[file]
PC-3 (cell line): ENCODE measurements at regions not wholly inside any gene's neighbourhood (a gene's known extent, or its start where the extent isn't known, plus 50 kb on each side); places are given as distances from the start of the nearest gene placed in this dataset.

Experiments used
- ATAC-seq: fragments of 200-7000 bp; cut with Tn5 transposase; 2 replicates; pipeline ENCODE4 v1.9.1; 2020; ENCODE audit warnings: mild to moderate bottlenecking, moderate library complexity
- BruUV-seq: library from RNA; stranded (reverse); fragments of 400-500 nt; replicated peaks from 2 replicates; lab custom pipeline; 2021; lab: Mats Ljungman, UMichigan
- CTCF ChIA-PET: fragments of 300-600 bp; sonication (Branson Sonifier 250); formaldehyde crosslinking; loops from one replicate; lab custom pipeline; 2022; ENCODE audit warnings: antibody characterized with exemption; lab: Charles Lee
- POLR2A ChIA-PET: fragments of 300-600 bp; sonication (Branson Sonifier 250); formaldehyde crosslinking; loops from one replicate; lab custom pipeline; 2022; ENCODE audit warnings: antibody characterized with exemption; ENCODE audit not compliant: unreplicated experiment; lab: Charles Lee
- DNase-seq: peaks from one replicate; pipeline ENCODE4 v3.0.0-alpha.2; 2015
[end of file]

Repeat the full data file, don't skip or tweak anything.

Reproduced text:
PC-3 (cell line): ENCODE measurements at regions not wholly inside any gene's neighbourhood (a gene's known extent, or its start where the extent isn't known, plus 50 kb on each side); places are given as distances from the start of the nearest gene placed in this dataset.

Experiments used
- ATAC-seq: fragments of 200-7000 bp; cut with Tn5 transposase; 2 replicates; pipeline ENCODE4 v1.9.1; 2020; ENCODE audit warnings: mild to moderate bottlenecking, moderate library complexity
- BruUV-seq: library from RNA; stranded (reverse); fragments of 400-500 nt; replicated peaks from 2 replicates; lab custom pipeline; 2021; lab: Mats Ljungman, UMichigan
- CTCF ChIA-PET: fragments of 300-600 bp; sonication (Branson Sonifier 250); formaldehyde crosslinking; loops from one replicate; lab custom pipeline; 2022; ENCODE audit warnings: antibody characterized with exemption; lab: Charles Lee
- POLR2A ChIA-PET: fragments of 300-600 bp; sonication (Branson Sonifier 250); formaldehyde crosslinking; loops from one replicate; lab custom pipeline; 2022; ENCODE audit warnings: antibody characterized with exemption; ENCODE audit not compliant: unreplicated experiment; lab: Charles Lee
- DNase-seq: peaks from one replicate; pipeline ENCODE4 v3.0.0-alpha.2; 2015